In addition to adopting in-house risk estimates for regulatory purposes, Basel II will require a great deal more disclosure on risks and risk management from ADIs. This should in turn lead to more market discipline on banks who are straying from a sound risk/reward balance.
On our current calculations, the likely outcome for banks on the IRB approach will be a modestly lower total capital requirement, but higher marginal capital applied to specific risky behaviour. This represents the best of both worlds in efficiency and safety terms. The improved efficiency and safety outcome for IRB banks is the main justification for the international effort flowing into Basel II.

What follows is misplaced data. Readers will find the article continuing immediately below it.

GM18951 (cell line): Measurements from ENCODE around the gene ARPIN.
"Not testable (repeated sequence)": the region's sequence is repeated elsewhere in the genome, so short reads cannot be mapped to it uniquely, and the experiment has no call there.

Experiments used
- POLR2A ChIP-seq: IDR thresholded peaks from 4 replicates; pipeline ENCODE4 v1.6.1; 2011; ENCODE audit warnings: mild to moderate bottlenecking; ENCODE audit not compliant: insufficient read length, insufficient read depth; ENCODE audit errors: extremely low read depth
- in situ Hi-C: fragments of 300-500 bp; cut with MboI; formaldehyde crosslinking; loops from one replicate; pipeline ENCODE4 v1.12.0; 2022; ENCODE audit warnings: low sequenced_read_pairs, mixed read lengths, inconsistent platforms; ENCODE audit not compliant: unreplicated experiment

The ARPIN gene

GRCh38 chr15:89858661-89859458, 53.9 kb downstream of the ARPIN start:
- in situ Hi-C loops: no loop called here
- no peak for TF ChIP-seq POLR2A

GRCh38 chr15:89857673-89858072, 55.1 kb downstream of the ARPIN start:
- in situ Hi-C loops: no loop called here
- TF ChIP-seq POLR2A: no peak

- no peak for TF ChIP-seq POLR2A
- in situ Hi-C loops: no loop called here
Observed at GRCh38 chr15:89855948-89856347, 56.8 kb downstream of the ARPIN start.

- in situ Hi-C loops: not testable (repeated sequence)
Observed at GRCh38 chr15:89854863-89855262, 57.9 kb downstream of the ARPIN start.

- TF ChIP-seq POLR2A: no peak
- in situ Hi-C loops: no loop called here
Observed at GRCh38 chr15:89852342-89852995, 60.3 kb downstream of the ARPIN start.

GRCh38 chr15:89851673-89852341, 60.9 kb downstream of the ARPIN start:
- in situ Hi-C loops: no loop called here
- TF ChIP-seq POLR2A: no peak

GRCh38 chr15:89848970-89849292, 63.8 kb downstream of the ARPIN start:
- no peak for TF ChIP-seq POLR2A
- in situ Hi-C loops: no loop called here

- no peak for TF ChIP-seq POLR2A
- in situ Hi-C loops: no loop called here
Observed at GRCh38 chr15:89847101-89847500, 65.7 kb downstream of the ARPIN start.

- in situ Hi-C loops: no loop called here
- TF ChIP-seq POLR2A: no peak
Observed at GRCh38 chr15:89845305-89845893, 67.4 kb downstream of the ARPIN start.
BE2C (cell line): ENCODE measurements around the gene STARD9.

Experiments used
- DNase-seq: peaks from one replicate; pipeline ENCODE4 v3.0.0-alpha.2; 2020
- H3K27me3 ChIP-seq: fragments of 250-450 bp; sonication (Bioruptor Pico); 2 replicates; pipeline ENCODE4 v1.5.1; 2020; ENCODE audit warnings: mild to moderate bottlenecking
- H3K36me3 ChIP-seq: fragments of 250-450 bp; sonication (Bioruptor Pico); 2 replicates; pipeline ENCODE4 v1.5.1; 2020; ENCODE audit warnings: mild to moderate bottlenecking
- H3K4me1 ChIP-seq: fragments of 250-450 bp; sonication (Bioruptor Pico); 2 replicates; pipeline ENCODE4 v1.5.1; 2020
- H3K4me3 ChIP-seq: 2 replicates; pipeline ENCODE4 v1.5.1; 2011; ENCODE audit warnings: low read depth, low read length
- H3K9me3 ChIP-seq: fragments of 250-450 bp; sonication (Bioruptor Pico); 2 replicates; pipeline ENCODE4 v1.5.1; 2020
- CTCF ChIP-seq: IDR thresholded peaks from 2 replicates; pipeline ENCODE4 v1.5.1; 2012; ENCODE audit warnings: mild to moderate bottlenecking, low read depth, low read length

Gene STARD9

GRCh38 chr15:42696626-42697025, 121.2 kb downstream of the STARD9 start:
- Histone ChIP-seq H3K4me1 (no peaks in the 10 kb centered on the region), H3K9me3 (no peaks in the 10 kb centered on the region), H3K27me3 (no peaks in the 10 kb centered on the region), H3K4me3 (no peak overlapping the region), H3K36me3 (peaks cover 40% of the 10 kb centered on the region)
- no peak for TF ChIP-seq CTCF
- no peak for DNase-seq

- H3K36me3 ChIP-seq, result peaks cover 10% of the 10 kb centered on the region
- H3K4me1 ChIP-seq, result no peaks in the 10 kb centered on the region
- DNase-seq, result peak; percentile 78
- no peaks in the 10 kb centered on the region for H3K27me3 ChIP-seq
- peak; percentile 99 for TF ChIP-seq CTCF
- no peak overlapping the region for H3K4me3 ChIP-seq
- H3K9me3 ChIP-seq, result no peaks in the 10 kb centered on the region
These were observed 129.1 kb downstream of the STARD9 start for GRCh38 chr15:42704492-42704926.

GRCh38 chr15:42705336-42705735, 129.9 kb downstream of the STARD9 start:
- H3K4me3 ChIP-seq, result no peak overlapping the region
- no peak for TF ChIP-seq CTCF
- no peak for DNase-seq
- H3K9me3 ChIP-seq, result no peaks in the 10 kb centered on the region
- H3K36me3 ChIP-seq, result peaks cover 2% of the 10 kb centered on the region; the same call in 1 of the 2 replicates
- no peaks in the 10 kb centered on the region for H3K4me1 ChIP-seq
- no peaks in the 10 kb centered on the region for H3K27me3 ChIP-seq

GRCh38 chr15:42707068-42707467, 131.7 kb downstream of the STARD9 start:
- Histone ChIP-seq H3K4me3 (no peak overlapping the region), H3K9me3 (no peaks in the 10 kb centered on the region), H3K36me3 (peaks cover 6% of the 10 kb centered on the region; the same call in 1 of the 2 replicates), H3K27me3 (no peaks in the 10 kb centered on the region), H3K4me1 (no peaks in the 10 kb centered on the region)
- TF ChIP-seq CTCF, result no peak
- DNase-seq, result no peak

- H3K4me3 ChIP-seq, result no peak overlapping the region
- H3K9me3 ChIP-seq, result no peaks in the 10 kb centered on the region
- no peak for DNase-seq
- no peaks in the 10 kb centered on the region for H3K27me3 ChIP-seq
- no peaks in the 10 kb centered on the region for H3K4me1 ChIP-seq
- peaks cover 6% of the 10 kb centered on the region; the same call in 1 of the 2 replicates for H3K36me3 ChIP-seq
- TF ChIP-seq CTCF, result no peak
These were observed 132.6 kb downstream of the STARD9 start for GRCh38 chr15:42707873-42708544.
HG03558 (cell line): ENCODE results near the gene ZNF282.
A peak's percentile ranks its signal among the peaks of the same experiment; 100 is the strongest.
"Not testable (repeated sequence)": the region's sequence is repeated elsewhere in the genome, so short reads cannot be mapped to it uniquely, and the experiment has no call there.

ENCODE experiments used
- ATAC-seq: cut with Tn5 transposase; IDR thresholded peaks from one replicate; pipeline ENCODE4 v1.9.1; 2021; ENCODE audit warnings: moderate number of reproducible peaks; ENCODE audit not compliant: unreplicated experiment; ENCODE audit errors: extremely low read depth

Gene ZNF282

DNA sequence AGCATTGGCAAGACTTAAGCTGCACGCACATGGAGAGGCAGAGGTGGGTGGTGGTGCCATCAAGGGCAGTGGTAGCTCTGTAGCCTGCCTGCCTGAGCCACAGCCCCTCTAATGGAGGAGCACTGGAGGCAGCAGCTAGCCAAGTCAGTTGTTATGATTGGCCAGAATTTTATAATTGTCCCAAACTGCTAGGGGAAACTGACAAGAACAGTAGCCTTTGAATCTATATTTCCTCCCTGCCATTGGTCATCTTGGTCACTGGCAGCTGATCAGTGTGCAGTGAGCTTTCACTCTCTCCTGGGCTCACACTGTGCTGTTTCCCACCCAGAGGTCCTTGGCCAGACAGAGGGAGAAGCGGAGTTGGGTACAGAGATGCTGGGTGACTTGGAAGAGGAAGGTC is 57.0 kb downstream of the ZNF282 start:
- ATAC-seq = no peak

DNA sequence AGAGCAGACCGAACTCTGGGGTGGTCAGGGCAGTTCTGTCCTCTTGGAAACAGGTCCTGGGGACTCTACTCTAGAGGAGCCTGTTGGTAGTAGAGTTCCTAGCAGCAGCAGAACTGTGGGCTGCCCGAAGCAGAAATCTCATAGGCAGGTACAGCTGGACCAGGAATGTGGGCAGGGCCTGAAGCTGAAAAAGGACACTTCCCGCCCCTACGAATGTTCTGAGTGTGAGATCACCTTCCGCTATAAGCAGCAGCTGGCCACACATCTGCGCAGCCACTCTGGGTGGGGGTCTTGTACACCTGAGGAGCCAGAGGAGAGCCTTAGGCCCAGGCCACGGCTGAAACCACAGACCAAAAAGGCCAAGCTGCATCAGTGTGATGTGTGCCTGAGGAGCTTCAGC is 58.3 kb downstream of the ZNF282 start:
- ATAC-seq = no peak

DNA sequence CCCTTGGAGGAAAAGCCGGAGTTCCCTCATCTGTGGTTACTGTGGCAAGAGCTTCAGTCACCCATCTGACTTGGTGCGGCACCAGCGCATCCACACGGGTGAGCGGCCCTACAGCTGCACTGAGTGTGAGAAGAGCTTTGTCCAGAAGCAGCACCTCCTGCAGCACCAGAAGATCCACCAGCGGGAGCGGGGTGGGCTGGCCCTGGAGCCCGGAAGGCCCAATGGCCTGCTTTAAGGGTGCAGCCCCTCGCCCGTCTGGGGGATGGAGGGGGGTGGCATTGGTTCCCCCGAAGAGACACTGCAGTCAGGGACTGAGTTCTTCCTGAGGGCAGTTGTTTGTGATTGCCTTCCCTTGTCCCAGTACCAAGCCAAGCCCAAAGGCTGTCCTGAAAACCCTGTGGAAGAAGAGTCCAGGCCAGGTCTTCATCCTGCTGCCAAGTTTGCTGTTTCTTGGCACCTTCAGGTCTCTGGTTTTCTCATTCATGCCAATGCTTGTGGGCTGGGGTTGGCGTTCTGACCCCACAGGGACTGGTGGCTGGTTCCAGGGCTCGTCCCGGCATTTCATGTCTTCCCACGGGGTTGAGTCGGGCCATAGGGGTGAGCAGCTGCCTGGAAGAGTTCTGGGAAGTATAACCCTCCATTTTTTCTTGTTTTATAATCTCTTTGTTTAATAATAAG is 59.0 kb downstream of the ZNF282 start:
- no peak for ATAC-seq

Basel II is also an important issue for smaller deposit takers including credit unions and building societies. The standardised approach applying to such entities is an update on the current capital accord. It is simplistic but workable, and among other things commences the process of introducing operational and other non-credit risks to the capital calculation.
As with IRB banks, Basel II involves increased disclosure for standardised model users, and this disclosure is likely to produce positive prudential effects.
With standardised approach ADIs, APRA expects to see on average a moderately lower capital requirement than currently applies. We are comfortable with this outcome.
APRA is striving to minimise the transition costs for smaller ADIs in Basel II. We are reasonably confident that the new rules applying to smaller ADIs will not prove unduly costly in a transition sense.